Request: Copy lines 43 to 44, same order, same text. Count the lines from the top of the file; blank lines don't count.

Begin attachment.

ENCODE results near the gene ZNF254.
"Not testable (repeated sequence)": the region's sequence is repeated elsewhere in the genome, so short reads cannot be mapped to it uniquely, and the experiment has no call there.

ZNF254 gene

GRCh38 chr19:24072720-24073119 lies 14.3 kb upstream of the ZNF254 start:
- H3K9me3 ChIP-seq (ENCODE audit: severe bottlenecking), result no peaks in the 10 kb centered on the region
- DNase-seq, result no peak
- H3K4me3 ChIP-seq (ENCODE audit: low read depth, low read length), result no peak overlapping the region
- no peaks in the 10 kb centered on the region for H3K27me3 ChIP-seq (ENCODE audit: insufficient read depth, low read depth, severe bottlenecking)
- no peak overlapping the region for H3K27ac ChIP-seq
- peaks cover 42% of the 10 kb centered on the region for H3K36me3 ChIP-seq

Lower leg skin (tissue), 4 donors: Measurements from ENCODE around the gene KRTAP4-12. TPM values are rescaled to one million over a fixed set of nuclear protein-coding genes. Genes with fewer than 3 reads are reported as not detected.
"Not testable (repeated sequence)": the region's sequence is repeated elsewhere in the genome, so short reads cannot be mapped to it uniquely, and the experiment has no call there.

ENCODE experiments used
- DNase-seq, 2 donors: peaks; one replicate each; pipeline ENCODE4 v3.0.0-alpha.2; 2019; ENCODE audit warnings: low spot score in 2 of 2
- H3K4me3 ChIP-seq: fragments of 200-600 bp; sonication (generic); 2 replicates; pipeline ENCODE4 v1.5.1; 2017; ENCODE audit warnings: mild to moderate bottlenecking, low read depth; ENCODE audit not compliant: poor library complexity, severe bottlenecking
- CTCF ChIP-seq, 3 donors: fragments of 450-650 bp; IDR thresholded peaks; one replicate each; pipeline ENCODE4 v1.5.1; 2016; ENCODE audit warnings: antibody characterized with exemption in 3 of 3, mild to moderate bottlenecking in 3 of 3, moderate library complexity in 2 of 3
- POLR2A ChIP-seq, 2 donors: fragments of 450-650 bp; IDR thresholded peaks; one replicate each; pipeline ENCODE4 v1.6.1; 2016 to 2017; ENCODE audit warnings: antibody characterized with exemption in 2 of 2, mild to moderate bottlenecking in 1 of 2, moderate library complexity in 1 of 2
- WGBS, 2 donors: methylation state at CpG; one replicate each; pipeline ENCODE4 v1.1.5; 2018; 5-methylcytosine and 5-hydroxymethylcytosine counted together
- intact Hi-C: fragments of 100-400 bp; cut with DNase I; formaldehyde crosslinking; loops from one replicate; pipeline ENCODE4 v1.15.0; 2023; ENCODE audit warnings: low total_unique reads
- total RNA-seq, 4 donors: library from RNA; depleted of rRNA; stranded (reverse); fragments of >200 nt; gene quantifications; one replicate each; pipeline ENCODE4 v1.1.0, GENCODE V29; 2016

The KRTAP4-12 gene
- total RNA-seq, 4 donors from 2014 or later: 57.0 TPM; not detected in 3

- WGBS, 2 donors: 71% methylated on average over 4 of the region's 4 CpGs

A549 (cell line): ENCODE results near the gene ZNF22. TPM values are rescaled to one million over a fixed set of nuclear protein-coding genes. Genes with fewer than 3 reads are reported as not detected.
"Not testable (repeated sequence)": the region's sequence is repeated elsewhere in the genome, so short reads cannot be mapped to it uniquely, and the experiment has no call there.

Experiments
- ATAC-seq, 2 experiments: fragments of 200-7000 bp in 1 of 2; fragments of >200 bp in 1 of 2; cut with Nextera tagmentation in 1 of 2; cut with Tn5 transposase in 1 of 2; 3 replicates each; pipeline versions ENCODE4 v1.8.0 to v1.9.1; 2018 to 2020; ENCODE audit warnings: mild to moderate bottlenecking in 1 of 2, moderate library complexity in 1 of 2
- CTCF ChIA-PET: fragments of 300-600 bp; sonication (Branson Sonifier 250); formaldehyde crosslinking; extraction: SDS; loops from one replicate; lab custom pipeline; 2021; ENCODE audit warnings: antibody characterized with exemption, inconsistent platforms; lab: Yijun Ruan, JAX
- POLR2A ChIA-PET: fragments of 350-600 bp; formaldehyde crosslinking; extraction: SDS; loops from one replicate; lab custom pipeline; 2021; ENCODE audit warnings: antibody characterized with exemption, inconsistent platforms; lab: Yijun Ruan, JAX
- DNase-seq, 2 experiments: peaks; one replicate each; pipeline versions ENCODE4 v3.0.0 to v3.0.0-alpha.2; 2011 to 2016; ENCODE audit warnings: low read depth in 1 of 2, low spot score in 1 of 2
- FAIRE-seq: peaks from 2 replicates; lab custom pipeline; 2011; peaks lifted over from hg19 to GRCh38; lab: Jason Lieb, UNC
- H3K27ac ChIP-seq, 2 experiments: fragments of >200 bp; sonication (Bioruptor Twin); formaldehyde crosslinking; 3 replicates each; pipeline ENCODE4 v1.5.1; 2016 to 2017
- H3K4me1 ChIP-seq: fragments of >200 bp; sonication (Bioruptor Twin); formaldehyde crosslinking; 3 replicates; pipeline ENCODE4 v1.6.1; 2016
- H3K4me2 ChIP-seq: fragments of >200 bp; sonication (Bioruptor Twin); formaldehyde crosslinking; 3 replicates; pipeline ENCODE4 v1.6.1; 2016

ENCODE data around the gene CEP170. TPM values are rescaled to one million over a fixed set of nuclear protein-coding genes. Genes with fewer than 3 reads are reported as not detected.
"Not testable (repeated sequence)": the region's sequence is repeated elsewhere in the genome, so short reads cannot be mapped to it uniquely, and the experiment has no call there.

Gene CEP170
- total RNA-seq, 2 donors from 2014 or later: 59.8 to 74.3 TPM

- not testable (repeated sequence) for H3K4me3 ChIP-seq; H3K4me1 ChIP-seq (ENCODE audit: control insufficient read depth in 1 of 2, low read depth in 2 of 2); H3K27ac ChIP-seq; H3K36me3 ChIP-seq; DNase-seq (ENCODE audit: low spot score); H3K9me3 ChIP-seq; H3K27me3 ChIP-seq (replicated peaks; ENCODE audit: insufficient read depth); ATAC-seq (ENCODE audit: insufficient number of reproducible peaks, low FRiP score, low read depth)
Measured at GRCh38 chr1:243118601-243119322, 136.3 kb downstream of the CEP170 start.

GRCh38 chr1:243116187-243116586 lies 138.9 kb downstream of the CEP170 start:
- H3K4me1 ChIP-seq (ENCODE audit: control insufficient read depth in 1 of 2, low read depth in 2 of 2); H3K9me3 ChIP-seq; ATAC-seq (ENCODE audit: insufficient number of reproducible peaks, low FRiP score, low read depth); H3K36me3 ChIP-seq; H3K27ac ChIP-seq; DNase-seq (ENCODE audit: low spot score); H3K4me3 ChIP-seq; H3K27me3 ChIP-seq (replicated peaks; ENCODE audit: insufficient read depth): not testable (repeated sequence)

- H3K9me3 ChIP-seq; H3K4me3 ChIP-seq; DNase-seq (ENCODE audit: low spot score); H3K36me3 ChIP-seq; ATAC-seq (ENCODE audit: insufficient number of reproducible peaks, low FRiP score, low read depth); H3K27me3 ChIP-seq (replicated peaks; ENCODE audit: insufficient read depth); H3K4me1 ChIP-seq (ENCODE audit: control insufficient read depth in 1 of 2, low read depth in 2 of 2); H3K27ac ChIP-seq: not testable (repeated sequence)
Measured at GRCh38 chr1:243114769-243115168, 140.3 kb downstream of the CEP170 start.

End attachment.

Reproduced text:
- H3K9me3 ChIP-seq; H3K4me3 ChIP-seq; DNase-seq (ENCODE audit: low spot score); H3K36me3 ChIP-seq; ATAC-seq (ENCODE audit: insufficient number of reproducible peaks, low FRiP score, low read depth); H3K27me3 ChIP-seq (replicated peaks; ENCODE audit: insufficient read depth); H3K4me1 ChIP-seq (ENCODE audit: control insufficient read depth in 1 of 2, low read depth in 2 of 2); H3K27ac ChIP-seq: not testable (repeated sequence)
Measured at GRCh38 chr1:243114769-243115168, 140.3 kb downstream of the CEP170 start.